FAQ

What type of research must be reviewed by the IBC?

What research with recombinant DNA (rDNA) is covered by the NIH Guidelines?

What research with synthetic nucleic acid molecules is covered by the NIH Guidelines?

What Biosafety Level is required for work with the different standard viral vector systems (viral vector chart)?

How do I submit a project for IBC review in eIBC?

What training is required for individuals on an IBC protocol?

Instructions for the biosafety question on the ePPQ

What type of research must be reviewed by the IBC?

The OHSU IBC all reviews research involving recombinant or synthetic nucleic acid molecules, non-recombinant infectious agents and biologically derived toxins:

  • Recombinant or synthetic nucleic acid molecules
In the context of the NIH Guidelines, recombinant and synthetic nucleic acids are defined as:
(i)  molecules that a) are constructed by joining nucleic acid molecules and b) that can replicate in a living cell, i.e., recombinant nucleic acids;
(ii)  nucleic acid molecules that are chemically or by other means synthesized or amplified, including those that are chemically or otherwise modified but can base pair with naturally occurring nucleic acid molecules, i.e., synthetic nucleic acids, or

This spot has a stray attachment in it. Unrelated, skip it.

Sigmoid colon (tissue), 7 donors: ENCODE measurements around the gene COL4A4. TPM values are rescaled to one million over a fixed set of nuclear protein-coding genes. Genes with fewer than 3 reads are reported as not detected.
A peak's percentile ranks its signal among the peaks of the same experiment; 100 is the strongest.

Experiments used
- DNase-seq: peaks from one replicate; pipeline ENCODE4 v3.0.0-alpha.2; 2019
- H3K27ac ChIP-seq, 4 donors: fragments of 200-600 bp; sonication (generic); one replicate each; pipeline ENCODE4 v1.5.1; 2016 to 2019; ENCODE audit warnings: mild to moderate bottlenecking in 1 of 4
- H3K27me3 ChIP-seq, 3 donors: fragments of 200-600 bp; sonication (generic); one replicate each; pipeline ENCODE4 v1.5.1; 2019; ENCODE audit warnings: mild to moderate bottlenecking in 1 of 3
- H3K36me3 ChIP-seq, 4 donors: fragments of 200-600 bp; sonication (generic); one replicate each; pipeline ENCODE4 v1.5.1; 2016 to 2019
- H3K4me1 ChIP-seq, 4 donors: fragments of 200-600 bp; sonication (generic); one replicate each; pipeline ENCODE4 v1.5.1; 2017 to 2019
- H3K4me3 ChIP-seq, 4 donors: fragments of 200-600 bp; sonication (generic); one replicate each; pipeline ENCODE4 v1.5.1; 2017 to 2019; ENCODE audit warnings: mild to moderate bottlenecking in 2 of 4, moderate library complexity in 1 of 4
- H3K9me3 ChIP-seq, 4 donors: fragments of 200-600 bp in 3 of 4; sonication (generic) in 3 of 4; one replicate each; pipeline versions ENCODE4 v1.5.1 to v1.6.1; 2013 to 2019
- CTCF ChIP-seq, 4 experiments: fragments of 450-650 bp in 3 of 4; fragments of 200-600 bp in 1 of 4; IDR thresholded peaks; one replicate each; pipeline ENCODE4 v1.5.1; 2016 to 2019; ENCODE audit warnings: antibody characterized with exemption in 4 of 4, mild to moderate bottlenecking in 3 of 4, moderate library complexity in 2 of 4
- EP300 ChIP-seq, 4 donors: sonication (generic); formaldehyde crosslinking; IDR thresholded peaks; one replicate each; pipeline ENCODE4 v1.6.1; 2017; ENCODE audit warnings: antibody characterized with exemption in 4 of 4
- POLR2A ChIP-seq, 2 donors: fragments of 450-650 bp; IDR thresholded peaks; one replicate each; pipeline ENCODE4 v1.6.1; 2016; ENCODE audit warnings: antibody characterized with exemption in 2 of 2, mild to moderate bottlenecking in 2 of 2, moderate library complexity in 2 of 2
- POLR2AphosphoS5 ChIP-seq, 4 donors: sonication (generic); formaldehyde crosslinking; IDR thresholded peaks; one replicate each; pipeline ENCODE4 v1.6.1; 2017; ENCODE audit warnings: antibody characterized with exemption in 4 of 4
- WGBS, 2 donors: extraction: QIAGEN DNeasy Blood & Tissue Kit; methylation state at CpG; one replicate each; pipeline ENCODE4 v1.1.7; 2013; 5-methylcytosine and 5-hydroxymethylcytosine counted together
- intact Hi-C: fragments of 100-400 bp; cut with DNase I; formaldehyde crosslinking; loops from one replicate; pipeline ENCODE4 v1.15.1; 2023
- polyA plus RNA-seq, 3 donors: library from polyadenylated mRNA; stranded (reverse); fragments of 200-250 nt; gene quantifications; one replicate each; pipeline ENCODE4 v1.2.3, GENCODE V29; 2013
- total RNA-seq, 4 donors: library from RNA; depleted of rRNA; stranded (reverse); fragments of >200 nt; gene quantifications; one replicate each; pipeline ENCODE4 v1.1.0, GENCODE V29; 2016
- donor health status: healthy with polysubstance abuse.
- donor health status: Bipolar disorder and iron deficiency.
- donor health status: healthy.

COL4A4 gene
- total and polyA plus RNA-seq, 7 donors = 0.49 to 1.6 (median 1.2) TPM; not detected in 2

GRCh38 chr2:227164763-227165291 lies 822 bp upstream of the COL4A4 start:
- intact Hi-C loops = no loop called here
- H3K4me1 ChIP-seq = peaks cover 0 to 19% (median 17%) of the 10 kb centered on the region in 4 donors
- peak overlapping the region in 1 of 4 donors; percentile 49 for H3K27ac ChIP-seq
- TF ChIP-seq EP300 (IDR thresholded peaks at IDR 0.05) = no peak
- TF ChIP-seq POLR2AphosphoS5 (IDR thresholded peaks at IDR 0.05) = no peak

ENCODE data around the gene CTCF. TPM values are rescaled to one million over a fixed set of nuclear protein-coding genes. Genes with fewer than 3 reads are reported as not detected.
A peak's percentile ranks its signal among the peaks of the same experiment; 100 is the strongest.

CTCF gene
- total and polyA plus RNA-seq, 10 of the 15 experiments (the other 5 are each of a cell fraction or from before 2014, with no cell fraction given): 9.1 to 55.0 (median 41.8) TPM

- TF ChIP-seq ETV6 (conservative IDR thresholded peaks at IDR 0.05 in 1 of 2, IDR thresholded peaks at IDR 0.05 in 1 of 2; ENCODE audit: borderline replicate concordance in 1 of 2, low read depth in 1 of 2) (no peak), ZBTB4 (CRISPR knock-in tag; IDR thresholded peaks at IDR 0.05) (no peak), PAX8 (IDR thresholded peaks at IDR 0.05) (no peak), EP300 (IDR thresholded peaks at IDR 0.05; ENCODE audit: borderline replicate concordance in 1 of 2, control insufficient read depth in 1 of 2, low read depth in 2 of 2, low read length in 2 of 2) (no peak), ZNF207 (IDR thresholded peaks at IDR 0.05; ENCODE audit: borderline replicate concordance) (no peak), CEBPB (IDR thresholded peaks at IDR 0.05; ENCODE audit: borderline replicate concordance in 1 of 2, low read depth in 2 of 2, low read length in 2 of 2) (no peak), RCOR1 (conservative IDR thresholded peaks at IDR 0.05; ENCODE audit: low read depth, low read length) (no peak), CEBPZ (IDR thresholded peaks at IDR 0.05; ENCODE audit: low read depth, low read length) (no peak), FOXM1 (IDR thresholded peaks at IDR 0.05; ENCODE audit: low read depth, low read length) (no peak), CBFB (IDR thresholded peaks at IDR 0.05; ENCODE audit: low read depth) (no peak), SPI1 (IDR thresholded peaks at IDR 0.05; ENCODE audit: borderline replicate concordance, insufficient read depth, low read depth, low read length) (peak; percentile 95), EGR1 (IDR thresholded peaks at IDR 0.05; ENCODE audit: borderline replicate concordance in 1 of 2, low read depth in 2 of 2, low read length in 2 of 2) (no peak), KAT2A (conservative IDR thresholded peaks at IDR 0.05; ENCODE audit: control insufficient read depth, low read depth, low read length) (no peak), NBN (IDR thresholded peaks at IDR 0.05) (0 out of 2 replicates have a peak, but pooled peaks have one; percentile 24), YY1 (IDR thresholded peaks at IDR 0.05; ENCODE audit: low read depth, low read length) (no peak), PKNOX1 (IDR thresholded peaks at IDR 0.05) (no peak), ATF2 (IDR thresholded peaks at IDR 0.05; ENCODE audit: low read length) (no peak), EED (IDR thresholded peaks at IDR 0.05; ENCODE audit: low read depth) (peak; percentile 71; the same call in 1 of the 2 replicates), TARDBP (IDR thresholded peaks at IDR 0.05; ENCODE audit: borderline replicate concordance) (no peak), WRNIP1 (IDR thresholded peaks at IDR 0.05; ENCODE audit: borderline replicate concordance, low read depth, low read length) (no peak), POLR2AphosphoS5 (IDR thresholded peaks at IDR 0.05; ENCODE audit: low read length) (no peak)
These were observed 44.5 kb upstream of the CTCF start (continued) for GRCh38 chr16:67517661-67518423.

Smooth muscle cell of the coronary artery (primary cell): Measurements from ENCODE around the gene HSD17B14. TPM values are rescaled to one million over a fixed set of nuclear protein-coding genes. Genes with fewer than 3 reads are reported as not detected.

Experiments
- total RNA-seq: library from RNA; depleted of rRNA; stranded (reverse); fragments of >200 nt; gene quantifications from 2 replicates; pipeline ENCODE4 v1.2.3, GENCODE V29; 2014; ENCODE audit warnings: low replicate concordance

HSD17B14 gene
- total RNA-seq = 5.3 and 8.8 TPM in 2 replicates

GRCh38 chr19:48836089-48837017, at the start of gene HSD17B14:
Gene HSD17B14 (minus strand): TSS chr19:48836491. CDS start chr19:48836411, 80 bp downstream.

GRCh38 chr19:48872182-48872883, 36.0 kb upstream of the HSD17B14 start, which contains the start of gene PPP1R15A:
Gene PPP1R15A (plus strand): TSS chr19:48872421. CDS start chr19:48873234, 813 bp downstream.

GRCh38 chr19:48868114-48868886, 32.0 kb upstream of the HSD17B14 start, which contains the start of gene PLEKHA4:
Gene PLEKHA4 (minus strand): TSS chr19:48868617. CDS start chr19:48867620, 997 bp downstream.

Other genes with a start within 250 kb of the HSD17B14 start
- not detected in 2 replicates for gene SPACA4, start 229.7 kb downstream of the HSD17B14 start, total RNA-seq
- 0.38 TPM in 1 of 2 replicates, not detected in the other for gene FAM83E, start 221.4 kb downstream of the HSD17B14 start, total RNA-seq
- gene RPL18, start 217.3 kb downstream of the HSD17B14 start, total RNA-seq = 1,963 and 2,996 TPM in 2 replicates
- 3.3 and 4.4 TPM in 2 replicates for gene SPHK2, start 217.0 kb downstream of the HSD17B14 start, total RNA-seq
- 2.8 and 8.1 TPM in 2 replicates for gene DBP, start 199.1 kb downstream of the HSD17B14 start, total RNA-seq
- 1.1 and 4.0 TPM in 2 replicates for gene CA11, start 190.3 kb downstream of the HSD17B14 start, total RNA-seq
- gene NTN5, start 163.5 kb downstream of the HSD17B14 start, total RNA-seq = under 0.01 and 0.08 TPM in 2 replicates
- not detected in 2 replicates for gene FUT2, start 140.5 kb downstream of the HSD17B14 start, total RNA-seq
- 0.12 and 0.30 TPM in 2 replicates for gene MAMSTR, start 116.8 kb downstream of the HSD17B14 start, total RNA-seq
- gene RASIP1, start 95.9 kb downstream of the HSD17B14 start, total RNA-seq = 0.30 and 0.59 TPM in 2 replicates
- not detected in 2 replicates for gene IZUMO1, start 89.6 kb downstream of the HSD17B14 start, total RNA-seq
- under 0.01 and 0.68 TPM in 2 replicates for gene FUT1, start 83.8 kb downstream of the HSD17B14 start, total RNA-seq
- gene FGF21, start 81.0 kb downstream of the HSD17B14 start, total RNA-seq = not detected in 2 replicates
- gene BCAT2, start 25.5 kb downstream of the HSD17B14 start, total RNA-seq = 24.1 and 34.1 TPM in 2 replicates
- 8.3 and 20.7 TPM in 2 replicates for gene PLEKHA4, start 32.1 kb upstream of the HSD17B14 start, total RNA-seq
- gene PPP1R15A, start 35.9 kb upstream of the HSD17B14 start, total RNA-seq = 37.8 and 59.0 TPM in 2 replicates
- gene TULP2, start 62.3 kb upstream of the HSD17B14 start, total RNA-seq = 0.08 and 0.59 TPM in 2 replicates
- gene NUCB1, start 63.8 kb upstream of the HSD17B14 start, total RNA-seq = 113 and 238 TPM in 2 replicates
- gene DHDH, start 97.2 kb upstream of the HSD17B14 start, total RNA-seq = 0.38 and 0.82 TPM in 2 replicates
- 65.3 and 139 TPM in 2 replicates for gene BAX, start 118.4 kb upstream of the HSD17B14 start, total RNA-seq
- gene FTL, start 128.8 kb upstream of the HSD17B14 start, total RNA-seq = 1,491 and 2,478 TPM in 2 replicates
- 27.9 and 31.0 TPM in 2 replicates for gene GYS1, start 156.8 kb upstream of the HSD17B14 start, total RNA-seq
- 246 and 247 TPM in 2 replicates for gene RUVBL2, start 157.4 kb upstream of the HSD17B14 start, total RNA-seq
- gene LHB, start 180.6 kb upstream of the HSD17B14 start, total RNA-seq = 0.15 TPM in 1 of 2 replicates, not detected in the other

(iii)  molecules that result from the replication of those described in (i) or (ii) above.

Due to the complexity of the NIH Guidelines for Research Involving Recombinant or Synthetic Nucleic Acid Molecules, the OHSU IBC, like many other institutions, reviews all work with recombinant DNA or synthetic nucleic acids to determine applicable guideline requirements or if the work is exempt.

Infectious Agents are generally defined as risk group 2 agents and above (agents that can cause disease in healthy adult humans)

Biologically Derived Toxins need only be reviewed by the IBC if the toxin is a select agent, or if the toxin is lethal for vertebrates at an LD 50 of less than 100 nanograms per kilogram body weight. Please refer to the Fact Sheet on Biological Toxins for a list of more commonly used biological toxins.

What research with recombinant DNA (rDNA) is covered by the NIH Guidelines?

rDNA research covered by the NIH Guidelines includes (but is not limited to) use of:
  • virally based vectors

  • in vivo work with any vector or recombinantly modified cells

  • non-standard host-vector systems (see Appendix C of the NIH Guidelines),

  • experiments involving culture volumes that are >10 liters

  • vectors containing genes from Risk Group 3 or 4 organisms or genes for toxins lethal in vertebrates with an LD50<100ng/kg

The following types of research with rDNA would typically be exempt:

  • use of standard laboratory strains of bacteria or yeast, such as K-12 strains of E. coli, S. cerevisiae, S. uvarum, or any asporogenic B. subtillis or B. licheniformis